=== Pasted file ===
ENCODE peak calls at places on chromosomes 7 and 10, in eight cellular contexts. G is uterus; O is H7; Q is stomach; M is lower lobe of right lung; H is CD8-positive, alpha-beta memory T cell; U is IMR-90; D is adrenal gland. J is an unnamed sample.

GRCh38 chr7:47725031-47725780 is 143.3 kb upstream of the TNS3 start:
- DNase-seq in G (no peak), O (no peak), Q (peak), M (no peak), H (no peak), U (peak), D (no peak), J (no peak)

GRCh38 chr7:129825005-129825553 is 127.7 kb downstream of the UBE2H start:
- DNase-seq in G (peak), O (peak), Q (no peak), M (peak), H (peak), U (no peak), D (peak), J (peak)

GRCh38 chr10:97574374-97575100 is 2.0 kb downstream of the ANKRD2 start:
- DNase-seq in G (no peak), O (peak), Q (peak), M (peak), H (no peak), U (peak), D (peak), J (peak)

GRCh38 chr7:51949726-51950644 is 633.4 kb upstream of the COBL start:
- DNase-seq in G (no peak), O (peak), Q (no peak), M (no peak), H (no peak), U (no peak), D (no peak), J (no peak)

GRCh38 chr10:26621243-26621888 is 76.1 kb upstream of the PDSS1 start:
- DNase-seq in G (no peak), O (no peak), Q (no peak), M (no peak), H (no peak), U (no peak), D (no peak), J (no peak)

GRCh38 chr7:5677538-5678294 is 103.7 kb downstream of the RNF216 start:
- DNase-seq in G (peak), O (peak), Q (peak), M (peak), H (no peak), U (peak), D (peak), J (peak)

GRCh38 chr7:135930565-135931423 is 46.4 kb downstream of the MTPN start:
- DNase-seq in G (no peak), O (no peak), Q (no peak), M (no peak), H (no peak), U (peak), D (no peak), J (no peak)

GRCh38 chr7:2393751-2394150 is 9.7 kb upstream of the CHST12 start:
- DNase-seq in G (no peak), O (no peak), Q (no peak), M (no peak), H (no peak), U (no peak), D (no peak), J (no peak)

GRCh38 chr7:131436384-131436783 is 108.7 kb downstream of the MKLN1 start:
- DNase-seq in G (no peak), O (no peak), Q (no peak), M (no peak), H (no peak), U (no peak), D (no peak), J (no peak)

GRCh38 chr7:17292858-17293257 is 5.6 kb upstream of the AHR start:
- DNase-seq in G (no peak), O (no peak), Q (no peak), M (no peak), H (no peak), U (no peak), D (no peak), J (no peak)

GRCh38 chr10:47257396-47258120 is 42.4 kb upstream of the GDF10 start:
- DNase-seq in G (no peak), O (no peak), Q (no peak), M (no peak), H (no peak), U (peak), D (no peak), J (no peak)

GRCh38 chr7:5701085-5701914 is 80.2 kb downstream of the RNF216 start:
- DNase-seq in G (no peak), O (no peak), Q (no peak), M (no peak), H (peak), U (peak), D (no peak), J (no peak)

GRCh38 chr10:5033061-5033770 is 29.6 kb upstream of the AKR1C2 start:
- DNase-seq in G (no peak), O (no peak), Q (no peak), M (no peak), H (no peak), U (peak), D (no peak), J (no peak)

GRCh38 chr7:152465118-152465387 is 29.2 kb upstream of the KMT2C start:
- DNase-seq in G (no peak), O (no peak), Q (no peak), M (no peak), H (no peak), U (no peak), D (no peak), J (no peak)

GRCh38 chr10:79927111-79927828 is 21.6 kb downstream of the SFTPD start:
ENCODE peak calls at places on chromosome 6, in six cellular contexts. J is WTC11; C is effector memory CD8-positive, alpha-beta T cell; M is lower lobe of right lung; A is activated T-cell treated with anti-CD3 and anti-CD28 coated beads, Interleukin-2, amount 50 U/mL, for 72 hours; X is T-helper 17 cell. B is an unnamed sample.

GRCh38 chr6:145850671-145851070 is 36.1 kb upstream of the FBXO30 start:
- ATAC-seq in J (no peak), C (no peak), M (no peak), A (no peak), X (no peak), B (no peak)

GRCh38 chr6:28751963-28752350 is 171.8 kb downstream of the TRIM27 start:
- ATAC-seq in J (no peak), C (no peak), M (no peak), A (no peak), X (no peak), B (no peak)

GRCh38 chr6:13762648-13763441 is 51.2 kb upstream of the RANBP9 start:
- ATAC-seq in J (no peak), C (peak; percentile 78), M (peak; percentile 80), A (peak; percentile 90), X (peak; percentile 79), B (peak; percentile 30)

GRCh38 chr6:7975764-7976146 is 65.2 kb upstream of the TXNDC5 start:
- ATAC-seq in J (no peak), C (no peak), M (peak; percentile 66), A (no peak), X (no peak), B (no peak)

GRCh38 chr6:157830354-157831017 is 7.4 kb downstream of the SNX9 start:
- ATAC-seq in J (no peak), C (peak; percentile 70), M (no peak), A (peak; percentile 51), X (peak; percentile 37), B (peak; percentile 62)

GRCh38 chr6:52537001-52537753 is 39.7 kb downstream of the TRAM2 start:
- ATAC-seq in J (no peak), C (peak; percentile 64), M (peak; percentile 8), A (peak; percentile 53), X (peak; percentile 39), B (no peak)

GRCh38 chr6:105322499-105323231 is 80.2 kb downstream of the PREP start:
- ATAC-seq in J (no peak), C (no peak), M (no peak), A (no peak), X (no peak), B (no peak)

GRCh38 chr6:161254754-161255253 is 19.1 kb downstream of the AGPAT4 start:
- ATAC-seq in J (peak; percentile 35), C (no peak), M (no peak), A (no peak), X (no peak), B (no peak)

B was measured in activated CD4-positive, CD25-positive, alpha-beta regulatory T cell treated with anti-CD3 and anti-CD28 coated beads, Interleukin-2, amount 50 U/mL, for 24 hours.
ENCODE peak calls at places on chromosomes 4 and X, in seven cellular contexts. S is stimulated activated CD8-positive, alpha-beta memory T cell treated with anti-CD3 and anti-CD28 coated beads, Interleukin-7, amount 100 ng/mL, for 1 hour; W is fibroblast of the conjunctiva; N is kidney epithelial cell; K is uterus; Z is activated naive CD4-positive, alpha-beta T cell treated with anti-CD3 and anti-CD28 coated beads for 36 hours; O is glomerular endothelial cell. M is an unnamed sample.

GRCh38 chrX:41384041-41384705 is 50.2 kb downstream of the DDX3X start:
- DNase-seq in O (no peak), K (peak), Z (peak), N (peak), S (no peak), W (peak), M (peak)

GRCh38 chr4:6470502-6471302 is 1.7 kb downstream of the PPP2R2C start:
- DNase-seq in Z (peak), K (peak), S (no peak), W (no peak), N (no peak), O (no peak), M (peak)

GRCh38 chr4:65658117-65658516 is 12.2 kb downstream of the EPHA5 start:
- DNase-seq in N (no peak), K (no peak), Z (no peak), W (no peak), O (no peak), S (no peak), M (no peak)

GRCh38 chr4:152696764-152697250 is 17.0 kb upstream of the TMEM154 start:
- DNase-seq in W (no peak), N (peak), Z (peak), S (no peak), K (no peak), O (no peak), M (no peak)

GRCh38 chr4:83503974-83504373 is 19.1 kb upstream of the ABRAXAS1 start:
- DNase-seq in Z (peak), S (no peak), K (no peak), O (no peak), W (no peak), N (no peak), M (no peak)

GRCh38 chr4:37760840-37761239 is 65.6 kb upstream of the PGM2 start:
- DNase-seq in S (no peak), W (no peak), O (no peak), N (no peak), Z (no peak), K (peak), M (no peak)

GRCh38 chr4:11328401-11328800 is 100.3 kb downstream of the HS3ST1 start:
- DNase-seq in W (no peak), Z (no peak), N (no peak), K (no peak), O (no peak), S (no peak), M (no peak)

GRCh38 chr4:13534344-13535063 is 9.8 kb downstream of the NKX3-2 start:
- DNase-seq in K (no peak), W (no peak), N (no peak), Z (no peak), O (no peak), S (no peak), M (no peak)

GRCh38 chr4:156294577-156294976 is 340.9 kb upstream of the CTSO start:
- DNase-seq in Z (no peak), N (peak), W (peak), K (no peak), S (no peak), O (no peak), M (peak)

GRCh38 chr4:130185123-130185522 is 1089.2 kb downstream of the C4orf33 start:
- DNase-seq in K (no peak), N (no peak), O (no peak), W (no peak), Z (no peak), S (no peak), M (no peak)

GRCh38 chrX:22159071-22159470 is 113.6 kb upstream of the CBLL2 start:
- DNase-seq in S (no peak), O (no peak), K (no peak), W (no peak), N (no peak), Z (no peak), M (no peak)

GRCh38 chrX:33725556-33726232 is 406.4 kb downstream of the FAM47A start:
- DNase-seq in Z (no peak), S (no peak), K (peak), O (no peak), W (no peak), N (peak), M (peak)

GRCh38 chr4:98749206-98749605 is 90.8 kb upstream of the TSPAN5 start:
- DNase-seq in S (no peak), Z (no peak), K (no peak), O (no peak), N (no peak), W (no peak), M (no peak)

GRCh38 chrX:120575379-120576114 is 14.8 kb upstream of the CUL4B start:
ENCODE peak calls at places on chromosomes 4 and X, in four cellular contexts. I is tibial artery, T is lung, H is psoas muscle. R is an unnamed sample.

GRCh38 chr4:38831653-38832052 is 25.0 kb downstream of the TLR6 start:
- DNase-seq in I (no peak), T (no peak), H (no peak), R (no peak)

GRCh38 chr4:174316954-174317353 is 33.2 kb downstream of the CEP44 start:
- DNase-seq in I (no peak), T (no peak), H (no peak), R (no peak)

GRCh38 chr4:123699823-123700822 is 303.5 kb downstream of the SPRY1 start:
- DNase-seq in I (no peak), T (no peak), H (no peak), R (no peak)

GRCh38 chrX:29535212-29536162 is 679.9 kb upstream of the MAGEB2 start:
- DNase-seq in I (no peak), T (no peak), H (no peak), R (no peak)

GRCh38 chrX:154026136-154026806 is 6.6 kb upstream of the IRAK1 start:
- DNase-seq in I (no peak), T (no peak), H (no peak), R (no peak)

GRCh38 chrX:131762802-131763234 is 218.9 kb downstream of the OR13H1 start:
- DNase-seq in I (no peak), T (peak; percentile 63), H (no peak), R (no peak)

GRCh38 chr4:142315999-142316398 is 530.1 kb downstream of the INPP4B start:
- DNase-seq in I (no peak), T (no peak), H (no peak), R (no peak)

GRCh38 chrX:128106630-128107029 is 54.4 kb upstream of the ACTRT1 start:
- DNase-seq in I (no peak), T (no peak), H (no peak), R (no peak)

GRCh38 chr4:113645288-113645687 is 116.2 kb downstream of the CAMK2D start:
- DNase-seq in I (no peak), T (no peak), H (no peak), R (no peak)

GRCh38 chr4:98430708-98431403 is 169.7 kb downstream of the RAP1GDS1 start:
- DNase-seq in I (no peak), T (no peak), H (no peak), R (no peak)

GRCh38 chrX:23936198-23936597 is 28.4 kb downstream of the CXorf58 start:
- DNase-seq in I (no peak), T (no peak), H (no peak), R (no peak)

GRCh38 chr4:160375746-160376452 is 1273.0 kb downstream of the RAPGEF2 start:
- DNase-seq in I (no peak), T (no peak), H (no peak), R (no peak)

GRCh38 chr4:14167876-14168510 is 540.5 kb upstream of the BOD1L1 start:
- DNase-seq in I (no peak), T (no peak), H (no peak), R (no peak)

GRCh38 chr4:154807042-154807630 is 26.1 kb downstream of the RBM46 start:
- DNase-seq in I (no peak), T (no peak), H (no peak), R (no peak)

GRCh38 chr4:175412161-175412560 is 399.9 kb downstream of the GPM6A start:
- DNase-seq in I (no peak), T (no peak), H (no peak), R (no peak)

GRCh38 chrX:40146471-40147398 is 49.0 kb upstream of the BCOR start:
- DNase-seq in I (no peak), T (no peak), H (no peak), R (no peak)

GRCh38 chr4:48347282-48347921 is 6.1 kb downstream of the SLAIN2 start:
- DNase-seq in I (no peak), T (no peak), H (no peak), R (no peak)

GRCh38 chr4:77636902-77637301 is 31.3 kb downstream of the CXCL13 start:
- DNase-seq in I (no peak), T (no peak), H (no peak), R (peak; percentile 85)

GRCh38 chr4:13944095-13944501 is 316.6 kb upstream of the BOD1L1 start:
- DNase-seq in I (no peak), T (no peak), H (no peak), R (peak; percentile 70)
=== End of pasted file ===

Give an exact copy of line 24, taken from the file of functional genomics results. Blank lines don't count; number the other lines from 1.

GRCh38 chr7:5701085-5701914 is 80.2 kb downstream of the RNF216 start: